On entering, the usual mix of curated fashion, beauty and home brands are available but what’s really striking is the obvious attempt to make the store feel like a true experience as opposed to a mere functional space. One of the ways John Lewis have done this is with the emphasis on service and experience as a key differentiator. And the addition of 23 bespoke services including lingerie fitting, technical support, personal styling, home design, opticians and beauty spa treatments definitely make for a dazzling mix of options designed to encourage behaviour beyond the traditional ‘in and out shop’ to a planned ‘afternoon out’ destination.Whippet_JL_2

Managing Director, Paula Nickolds says they wanted to create “a place to shop, do and learn under one roof… a new level of personalised, curated shopping which until how has been the preserve of boutique shops.” And we think John Lewis has certainly delivered on that promise.

There are daily fashion talks in the Style Studio, cookery classes in The Demo Kitchen, craft classes and interior design talks in The Discovery Room, to name but a few. And this is before you venture into the supremely chilled Sleep Studio to test mattresses, explore the Smart Home area or design your own rug and sofa to go with your unique flooring choice.Whippet_JL_3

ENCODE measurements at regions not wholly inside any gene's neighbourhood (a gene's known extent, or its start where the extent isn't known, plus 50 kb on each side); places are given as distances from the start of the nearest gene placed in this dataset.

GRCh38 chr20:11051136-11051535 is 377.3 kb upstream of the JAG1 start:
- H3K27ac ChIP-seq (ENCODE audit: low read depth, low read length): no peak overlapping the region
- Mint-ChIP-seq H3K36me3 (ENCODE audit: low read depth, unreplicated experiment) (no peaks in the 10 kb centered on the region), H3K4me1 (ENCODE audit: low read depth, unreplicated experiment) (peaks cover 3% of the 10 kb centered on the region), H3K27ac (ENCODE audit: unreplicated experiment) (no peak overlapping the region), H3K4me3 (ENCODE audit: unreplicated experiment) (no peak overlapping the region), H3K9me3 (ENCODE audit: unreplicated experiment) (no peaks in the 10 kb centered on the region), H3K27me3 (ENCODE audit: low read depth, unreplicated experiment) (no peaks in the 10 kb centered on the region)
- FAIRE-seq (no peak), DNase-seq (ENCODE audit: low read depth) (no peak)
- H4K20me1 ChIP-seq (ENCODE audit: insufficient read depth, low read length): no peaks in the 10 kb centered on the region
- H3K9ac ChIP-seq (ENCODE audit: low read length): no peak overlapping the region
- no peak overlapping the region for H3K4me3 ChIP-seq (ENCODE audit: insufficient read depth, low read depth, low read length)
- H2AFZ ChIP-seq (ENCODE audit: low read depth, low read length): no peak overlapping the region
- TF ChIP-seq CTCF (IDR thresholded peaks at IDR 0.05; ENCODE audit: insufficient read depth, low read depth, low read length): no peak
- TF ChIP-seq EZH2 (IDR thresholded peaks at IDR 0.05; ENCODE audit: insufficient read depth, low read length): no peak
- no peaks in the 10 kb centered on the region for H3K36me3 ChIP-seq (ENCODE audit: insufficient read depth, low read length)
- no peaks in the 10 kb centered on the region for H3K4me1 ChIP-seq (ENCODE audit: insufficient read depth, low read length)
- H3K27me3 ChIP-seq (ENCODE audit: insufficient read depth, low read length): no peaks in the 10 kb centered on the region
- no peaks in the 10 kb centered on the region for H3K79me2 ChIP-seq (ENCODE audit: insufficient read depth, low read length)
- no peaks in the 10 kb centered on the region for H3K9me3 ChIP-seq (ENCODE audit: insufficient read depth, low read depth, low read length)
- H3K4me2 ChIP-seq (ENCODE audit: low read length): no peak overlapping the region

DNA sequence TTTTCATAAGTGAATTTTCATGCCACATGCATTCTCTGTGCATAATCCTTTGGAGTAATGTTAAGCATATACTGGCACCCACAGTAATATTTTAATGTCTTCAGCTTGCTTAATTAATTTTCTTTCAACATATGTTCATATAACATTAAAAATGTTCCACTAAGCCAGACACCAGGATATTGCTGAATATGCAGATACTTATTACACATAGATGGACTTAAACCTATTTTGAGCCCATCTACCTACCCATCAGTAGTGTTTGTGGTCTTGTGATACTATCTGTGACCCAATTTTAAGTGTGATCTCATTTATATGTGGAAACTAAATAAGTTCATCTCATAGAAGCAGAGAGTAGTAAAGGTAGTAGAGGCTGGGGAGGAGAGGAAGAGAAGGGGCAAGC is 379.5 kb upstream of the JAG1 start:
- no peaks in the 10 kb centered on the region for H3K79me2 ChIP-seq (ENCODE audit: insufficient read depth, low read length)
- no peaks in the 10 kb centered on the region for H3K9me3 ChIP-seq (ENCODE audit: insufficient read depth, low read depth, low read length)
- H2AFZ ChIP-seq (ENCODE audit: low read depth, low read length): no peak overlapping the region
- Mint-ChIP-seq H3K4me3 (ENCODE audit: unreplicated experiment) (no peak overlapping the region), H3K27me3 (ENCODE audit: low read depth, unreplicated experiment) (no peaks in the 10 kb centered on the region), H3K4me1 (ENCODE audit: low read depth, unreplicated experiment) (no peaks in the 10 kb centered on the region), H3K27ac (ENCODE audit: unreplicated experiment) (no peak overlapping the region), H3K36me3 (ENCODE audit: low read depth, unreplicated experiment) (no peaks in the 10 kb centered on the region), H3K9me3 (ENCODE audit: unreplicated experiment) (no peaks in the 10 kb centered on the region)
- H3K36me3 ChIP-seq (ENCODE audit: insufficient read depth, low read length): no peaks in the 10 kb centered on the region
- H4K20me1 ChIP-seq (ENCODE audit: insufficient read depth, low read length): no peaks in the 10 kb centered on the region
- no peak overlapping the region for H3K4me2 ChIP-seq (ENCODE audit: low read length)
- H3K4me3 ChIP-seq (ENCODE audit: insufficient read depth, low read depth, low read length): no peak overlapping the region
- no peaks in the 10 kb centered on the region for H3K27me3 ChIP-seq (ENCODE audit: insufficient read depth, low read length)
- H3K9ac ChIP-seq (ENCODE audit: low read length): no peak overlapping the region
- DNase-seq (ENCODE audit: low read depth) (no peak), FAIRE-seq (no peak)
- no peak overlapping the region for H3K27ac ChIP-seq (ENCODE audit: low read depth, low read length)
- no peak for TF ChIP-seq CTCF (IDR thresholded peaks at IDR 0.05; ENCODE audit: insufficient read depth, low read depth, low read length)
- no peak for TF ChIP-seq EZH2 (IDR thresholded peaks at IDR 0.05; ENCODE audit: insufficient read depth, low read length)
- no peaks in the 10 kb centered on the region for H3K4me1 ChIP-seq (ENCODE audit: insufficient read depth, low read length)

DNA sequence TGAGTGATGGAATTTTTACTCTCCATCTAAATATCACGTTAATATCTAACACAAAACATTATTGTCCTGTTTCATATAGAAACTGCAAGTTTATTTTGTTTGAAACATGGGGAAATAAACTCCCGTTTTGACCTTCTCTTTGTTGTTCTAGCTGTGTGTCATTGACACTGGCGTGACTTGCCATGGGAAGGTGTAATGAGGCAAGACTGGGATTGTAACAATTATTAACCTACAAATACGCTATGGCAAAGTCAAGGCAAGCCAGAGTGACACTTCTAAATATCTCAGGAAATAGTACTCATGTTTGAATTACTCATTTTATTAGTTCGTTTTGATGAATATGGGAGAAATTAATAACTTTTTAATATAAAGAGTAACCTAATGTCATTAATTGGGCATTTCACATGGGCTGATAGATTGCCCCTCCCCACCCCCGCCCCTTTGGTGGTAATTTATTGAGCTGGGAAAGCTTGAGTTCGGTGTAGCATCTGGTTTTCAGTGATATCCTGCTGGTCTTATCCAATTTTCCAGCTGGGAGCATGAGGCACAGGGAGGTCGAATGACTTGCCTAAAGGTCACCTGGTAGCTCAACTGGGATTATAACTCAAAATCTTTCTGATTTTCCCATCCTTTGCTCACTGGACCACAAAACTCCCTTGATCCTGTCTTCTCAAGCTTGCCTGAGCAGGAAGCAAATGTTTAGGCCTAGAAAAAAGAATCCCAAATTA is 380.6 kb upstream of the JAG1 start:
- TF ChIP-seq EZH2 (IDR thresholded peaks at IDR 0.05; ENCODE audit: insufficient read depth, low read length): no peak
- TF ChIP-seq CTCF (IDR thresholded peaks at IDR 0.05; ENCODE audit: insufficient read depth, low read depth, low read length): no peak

What John Lewis has successfully achieved is a great experience – we forgot we were in a busy West London shopping centre and happily bought into the personalised, service-driven experience. That’s when we headed to new bar, Smith and Sinclair for an edible cocktail.

John Lewis, we salute you. You have certainly not knowingly oversold this one!



Sean Dwyer

Selfridges corners it with
Rolling Stones shop


Selfridges has long been an iconic trailblazer of the British high street stocking the best in food, fashion and homewares. It’s a powerful, aspirational brand not only surviving but flourishing in what is a difficult climate. A mainstream TV drama series, a consistent identity and an engaging brand personality all help to paint a positive picture, but possibly one of the most powerful is the store itself.

Walking through each floor of their flagship London store it’s apparent what sets it apart – the idea of shopping is seen not just as a transactional process but a rich, uplifting experience. And its newest addition to The Corner Shop is no exception.

The Corner Shop is a concept space within Selfridges where collaborators and affinity brands are invited to set out their stall. It’s an immersive space where shoppers can not only buy, but fully engage with the guest brand or products in a way that seems unique to Selfridges. The outcome is mutually beneficial: Selfridges get to exhibit some of the more experimental, unusual brands or products around, while the brands or products get to sit proudly under the Selfridges banner.